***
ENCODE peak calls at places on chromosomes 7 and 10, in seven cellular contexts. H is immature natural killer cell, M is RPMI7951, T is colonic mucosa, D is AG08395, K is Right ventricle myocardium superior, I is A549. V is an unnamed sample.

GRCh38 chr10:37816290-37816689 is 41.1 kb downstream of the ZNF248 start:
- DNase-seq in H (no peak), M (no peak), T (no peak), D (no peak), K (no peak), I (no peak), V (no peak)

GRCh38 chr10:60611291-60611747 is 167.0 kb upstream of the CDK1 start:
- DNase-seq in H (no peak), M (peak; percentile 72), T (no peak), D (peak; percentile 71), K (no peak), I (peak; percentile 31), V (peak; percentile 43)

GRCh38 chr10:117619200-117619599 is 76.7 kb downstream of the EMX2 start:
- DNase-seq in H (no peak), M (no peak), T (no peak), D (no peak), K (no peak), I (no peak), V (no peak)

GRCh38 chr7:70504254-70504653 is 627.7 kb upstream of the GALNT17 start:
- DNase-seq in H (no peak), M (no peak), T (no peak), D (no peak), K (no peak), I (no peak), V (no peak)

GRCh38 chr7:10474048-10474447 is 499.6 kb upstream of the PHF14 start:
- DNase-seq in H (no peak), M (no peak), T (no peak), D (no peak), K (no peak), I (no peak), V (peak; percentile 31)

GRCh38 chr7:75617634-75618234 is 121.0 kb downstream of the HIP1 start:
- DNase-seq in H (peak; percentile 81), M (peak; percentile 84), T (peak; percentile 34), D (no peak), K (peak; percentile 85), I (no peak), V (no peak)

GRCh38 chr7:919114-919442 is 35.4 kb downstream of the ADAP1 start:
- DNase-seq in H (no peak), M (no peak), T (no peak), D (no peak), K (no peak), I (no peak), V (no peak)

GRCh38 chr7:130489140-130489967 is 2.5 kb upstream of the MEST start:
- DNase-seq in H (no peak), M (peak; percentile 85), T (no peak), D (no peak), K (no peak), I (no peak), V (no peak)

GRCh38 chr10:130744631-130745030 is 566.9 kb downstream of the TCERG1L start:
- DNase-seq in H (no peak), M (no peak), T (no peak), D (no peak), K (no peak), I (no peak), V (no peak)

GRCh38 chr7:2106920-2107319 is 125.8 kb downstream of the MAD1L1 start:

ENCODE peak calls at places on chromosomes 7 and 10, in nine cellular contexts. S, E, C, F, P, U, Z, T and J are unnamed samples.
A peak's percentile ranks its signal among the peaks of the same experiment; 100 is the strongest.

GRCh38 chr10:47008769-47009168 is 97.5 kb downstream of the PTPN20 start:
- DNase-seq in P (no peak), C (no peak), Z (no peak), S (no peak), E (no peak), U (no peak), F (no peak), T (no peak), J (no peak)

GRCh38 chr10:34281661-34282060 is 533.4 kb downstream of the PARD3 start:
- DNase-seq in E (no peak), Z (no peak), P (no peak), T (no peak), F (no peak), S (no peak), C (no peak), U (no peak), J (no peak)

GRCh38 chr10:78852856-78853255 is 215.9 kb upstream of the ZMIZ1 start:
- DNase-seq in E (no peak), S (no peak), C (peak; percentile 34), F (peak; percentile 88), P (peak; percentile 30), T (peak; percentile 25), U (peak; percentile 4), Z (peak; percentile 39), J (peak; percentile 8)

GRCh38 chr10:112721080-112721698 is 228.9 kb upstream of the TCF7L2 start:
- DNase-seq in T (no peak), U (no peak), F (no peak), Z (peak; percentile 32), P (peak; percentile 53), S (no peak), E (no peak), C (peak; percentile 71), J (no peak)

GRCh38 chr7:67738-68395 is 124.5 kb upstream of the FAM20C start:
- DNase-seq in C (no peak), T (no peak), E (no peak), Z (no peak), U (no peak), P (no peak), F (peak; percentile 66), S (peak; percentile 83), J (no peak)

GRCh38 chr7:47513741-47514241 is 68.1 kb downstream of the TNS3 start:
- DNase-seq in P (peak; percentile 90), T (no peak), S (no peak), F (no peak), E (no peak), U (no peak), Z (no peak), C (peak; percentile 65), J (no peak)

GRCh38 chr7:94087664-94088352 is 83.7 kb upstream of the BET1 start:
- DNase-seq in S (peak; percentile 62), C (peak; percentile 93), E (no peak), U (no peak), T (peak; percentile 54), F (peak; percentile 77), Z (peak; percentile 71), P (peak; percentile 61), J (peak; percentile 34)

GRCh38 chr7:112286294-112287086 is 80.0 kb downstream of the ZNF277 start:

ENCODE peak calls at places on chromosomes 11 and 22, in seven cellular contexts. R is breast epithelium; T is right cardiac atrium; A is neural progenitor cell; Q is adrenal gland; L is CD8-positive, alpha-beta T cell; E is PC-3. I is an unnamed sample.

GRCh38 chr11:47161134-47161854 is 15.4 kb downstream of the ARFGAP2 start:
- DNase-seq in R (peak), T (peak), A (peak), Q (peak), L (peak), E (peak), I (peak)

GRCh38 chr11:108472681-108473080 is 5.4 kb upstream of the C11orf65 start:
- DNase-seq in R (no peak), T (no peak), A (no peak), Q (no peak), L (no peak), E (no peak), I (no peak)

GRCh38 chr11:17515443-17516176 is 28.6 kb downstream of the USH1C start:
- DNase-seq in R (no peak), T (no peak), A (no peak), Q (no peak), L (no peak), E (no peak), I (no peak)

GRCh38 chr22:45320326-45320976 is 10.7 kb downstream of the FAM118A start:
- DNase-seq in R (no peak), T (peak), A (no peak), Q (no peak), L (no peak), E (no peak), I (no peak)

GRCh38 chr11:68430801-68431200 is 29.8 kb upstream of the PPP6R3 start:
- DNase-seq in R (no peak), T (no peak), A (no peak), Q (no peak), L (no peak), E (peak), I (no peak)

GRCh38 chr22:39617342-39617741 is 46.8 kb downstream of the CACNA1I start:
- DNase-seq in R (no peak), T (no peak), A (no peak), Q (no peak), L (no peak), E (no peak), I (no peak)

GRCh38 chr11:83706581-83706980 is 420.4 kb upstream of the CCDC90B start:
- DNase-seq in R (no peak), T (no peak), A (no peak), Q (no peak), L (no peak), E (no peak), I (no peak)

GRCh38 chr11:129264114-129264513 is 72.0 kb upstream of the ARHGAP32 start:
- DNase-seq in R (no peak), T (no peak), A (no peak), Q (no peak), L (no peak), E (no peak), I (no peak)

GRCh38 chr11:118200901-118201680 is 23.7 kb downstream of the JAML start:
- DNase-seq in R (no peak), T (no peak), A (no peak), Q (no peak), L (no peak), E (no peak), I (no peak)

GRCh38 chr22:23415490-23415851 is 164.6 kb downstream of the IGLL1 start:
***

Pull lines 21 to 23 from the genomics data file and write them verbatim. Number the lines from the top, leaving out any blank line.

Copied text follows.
ENCODE peak calls at places on chromosomes 7 and 10, in nine cellular contexts. S, E, C, F, P, U, Z, T and J are unnamed samples.
A peak's percentile ranks its signal among the peaks of the same experiment; 100 is the strongest.

GRCh38 chr10:47008769-47009168 is 97.5 kb downstream of the PTPN20 start: